Saturday 16 November 2019

Iranian families, students hit by US entry ban are waiting at Schiphol

Photo: Wikimedia Commons

Dutch airline KLM on Sunday again refused to fly passengers from seven Muslim countries who were heading for the US because of US president Donald Trump’s entry ban.

The airline was unwilling to say how many people have now been refused, but has been contacted by a group of people who are still at Schiphol because they are unable to complete their journey.

One person told he is a Phd student who was heading to the University of Minnesota to carry out research. He and another Phd student are now camped out in the transit lounge at Schiphol awaiting a flight back to Iran on January 31.

‘They have just told us we cannot continue our journey. They wanted to change our return flight to January 29 but we were able to convince them to move it until January 31. I’m hopeful this will be fixed so I can continue,’ the student whose name is known to, said.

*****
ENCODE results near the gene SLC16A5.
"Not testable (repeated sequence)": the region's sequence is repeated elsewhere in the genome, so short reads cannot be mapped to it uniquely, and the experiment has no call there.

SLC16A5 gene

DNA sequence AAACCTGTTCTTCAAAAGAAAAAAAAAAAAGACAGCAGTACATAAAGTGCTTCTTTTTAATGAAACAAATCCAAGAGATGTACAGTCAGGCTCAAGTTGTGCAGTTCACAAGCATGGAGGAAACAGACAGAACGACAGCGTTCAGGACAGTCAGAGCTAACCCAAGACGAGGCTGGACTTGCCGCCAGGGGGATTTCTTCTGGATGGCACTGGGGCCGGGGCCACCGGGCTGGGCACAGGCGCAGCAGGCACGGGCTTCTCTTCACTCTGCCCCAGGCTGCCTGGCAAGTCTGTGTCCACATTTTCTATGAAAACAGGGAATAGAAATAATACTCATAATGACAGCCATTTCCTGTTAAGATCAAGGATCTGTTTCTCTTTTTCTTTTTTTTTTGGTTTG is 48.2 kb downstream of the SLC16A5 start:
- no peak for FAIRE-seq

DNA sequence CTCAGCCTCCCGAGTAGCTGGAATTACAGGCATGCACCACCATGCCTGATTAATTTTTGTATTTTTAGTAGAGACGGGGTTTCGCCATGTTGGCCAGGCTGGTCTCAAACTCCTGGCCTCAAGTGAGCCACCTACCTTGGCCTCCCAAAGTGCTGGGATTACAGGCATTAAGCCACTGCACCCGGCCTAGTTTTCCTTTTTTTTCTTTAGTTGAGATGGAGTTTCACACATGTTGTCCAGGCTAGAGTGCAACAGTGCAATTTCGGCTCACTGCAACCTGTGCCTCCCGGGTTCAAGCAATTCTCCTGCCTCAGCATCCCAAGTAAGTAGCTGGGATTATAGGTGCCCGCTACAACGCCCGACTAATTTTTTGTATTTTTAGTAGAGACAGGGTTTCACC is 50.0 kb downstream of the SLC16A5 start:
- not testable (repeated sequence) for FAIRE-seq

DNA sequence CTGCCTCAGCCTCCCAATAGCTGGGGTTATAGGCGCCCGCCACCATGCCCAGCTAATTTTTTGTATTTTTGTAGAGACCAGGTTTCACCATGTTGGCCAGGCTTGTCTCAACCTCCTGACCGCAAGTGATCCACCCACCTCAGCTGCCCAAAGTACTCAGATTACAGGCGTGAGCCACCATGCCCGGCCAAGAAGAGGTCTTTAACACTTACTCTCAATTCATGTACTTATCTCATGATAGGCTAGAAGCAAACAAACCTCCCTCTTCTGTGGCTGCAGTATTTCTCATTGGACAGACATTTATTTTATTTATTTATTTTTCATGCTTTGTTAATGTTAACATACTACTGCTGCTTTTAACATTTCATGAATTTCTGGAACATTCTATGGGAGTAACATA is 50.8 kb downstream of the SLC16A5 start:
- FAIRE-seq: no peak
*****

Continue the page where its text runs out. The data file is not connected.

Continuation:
The group of six were all unwilling to use their names as they were afraid it would negatively affect their chances to continue to the United States.

Six people on the flight from Iran which arrived at Schiphol on Saturday morning were affected, student said. The other four are two couples who were going to visit their daughters who live in the US.

‘We heard that some people in other airports were being allowed into the US. So why not us?’ asked the other student.

The new visa regulations have resulted in a number of court cases and the procedure for entering the US for people holding passports from the seven countries remains unclear.

Dual nationals

The Netherlands and Germany have both asked their embassies in Washington to find out what the consequences of US president Donald Trump’s entry ban for people from seven Muslim countries are for dual nationals.

‘We have agreed to protect the rights of our citizens and will discuss at an EU level what needs to be done,’ foreign minister Bert Koenders and Germany’s Sigmar Gabriel said in a joint statement.

As yet it is unclear if people with Dutch nationality who originate from one of the seven countries on the banned list are affected. has been free for 13 years, but now we are asking our readers to help. Your donation will enable us to keep providing you with fair and accurate news and features about all things Dutch.
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